Radish King said...

:-0~

Pris said...

This is a great post. Sometimes when I work on my blog I wonder who on earth I'm talking to, yet I feel like I AM talking to someone. Sometimes someone answers in a comment, but the majority do not. I get over 1500 views of my blog each month now and so somebody's hearing me.

I, too, like a varied blog and that's how I do mine, from poems to links to a photo-doc to a note to something just plain strange.

Lyle Daggett said...

Yes, wonderful post. --

Writing letters has been essential to my growth and life as a poet over years. Over the years I've managed to persist with writing poems in large part because of a scattered and loosely constituted network of poet friends all over the United States (Kansas, Tulsa, Albuquerque, San Francisco, Mendocino, Seattle, Wisconsin, New York, etc.) and occasionally outside the U.S., and I've kept in contact with all of them by writing letters, on paper. And, secondarily (especially if they lived locally near) by phone.

When I write letters on paper, typically they're 10, 12, 14 pages long. I often pause for a couple of days and then resume writing it. It might take me a week or two to write a 10 or 15 page letter. I can't imagine doing that with an email.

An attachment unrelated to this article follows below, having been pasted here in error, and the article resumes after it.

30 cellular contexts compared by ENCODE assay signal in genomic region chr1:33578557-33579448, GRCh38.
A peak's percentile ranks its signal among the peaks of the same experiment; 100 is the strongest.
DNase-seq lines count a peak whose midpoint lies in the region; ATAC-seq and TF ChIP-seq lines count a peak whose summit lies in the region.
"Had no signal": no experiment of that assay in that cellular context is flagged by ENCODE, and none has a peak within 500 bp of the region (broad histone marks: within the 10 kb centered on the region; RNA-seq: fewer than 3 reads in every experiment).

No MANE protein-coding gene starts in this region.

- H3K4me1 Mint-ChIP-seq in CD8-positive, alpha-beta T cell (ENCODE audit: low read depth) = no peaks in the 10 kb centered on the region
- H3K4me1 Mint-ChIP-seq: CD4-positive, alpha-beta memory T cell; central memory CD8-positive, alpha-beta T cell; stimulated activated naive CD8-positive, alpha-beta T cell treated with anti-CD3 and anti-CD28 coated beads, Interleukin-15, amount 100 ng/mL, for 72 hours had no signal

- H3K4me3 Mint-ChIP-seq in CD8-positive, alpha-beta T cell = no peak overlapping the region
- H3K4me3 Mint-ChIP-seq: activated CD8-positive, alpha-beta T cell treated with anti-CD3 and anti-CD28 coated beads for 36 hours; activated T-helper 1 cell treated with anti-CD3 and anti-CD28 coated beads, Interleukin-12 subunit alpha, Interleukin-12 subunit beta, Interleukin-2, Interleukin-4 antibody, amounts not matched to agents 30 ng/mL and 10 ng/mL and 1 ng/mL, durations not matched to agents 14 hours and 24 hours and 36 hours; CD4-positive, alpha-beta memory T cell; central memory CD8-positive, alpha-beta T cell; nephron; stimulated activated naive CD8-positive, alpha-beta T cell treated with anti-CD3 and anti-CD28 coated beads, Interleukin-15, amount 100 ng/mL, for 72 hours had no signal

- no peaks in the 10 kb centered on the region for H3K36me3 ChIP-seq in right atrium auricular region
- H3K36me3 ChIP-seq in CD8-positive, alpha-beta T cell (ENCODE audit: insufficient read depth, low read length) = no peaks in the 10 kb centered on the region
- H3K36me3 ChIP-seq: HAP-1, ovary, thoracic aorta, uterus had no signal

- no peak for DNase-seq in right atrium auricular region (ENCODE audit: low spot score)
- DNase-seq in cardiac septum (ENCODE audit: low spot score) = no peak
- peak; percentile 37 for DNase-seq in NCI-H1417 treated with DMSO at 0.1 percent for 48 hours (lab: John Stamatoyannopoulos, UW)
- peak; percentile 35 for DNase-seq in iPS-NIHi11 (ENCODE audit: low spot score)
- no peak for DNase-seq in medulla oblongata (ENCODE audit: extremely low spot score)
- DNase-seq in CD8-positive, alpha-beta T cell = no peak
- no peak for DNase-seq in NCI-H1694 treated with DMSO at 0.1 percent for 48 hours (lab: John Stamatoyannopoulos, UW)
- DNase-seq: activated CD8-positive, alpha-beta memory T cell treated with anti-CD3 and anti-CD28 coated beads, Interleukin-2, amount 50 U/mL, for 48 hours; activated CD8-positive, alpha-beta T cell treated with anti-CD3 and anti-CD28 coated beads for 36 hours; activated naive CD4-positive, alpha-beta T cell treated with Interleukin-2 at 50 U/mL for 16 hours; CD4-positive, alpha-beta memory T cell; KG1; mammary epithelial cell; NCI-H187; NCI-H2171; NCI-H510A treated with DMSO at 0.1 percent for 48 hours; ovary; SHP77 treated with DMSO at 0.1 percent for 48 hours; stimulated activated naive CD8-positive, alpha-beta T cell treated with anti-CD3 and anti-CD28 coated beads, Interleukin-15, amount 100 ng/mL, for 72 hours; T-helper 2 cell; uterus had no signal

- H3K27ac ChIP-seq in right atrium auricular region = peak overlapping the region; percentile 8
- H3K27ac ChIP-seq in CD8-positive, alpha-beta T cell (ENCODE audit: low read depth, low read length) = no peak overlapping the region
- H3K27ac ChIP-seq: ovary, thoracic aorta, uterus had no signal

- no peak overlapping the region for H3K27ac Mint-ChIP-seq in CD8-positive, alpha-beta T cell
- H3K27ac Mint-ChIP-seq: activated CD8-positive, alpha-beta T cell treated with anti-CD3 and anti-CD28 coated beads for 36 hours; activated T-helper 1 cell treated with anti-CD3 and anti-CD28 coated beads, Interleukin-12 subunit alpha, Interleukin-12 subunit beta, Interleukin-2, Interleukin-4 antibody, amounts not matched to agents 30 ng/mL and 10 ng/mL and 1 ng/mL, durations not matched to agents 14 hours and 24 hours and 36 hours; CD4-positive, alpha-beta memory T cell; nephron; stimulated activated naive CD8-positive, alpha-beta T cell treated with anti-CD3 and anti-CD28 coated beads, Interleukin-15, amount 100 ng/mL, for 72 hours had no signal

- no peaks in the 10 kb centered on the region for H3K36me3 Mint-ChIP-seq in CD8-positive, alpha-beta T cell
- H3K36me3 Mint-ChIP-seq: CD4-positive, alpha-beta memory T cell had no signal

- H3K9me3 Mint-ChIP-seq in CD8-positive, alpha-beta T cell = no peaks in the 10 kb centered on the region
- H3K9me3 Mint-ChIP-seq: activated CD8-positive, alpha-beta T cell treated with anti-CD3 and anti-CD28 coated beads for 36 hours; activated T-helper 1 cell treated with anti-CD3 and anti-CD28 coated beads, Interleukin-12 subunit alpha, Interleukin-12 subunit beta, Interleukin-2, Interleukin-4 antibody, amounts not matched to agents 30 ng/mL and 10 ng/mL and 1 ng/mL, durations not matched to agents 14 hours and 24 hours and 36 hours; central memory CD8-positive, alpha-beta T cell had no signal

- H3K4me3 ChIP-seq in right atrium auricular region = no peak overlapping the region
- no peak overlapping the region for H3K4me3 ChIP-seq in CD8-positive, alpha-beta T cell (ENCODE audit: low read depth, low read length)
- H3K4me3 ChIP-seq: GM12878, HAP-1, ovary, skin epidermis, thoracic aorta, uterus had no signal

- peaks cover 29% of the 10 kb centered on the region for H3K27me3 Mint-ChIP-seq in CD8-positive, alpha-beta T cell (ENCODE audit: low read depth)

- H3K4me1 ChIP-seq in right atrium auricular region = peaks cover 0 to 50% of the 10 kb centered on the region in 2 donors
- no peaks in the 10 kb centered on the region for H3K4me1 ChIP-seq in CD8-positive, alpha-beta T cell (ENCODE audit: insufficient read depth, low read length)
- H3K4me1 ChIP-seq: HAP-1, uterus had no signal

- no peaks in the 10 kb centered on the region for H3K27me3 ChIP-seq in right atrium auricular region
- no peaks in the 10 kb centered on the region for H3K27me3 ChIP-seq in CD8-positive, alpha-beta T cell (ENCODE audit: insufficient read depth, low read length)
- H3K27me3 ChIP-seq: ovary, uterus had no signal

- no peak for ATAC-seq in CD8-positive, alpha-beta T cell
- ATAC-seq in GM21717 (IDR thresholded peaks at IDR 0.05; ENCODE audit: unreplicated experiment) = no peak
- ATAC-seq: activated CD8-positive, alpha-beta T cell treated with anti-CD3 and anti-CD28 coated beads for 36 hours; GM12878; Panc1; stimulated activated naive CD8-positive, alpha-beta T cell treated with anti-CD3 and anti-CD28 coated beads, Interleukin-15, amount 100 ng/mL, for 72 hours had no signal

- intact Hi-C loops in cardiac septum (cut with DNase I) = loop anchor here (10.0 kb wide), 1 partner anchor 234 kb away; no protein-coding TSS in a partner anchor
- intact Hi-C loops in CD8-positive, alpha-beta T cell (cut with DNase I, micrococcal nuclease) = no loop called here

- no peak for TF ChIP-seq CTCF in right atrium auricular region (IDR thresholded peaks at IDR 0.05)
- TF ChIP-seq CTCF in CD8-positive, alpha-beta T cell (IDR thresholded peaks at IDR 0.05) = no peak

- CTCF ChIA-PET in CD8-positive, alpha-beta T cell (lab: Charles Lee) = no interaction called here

Although I've worked for a living on computers at various jobs for more than 25 years, it was less than a year ago that I finally decided to get a computer and have internet and email at home. The reason I did it was that most of the people I talk to (or write letters to) had email. I was starting to lose touch with people.

E-mail can be convenient sometimes though I agree with all of the previous comments about the ephemerality of it -- it's too easy to delete emails. (It's one of the obvious though little-remarked ironies of computerdom that if there's ever anything on a computer we want to make really sure we don't lose, we print it out on paper.)

I enjoy pointing out to people -- especially if they're of a cyberfanatical bent -- that the epic of Gilgamesh survives (albeit in fragments) on the original clay tablets, and Shakespeare's plays have come down to us, on paper (or maybe something more like parchment) in the folios arranged shortly after his death by two of his friends and colleagues. Did I mention the Popol Vuh? . . .

In my blog (which I'm using mainly to talk about poets and poetry I like, or dislike, and related things -- which can cover a lot of ground) I do, I think, write in much the way I've written in letters over the years, commenting about whatever comes to mind and inserting poems or parts of poems in between.

I'm leaving room for spontaneity, though also -- shortly after I started the blog -- I made a list (on paper, filled two pages) of poets and poetry topics I want to write about in the blog at some point. When I want to put another post on the blog I usually (not always) start by going to the list, and I pick one.